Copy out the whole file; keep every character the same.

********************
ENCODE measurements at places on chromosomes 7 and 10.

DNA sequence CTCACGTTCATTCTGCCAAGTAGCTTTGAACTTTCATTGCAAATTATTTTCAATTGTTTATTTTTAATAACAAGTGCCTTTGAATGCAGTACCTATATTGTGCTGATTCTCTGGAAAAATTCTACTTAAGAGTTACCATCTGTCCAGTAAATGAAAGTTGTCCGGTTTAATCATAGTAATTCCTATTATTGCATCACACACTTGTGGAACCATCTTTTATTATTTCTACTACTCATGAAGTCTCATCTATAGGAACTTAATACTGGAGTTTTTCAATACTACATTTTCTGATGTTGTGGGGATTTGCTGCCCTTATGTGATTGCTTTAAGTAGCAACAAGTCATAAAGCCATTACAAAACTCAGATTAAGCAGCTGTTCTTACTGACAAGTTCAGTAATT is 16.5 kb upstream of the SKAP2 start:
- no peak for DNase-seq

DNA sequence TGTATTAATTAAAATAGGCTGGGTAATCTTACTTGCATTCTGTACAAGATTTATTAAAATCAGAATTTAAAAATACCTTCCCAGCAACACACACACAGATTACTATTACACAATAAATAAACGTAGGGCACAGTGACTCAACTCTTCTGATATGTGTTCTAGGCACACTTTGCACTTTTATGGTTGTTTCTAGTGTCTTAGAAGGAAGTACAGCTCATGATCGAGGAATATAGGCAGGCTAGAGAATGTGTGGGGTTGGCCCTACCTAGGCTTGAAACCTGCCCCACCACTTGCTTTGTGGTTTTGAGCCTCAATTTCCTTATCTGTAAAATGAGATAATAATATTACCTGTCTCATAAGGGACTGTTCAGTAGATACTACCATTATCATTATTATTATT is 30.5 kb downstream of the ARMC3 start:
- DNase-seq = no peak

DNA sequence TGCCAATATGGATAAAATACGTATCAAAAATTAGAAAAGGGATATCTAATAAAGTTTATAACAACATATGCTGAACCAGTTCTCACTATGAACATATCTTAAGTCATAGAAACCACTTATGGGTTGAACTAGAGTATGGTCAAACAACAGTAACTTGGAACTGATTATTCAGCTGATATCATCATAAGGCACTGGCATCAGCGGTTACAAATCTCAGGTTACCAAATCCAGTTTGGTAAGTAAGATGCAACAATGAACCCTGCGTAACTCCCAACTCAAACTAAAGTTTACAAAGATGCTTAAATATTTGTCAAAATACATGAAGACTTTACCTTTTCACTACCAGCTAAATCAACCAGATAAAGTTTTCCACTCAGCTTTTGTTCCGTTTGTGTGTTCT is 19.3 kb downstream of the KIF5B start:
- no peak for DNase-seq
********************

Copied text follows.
ENCODE measurements at places on chromosomes 7 and 10.

DNA sequence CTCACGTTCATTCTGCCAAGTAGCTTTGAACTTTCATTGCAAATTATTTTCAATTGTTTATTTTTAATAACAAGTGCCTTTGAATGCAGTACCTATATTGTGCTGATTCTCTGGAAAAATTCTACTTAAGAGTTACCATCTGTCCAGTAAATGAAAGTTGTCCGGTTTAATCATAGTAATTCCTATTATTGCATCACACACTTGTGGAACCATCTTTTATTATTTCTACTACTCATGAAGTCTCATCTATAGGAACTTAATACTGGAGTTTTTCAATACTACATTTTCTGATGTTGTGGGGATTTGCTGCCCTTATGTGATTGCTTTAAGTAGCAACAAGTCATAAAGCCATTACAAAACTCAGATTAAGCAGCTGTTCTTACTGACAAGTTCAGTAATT is 16.5 kb upstream of the SKAP2 start:
- no peak for DNase-seq

DNA sequence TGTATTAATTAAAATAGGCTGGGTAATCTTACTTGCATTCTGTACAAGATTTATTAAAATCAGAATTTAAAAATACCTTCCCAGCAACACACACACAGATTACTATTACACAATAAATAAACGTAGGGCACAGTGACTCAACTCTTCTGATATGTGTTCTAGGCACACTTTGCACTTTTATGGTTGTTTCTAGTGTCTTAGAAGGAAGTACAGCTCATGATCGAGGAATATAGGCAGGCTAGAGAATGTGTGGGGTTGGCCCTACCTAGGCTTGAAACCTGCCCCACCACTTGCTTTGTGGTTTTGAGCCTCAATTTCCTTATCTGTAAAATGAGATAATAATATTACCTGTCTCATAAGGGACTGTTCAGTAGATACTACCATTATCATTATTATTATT is 30.5 kb downstream of the ARMC3 start:
- DNase-seq = no peak

DNA sequence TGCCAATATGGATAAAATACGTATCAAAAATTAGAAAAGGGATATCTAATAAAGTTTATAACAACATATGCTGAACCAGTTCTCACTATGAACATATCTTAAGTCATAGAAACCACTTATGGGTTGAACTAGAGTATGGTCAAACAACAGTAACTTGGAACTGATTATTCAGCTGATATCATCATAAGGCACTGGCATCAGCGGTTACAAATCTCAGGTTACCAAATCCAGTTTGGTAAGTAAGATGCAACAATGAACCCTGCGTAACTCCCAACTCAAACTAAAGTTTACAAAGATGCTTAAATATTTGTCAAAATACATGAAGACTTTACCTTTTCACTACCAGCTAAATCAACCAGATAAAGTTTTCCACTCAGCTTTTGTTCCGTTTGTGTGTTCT is 19.3 kb downstream of the KIF5B start:
- no peak for DNase-seq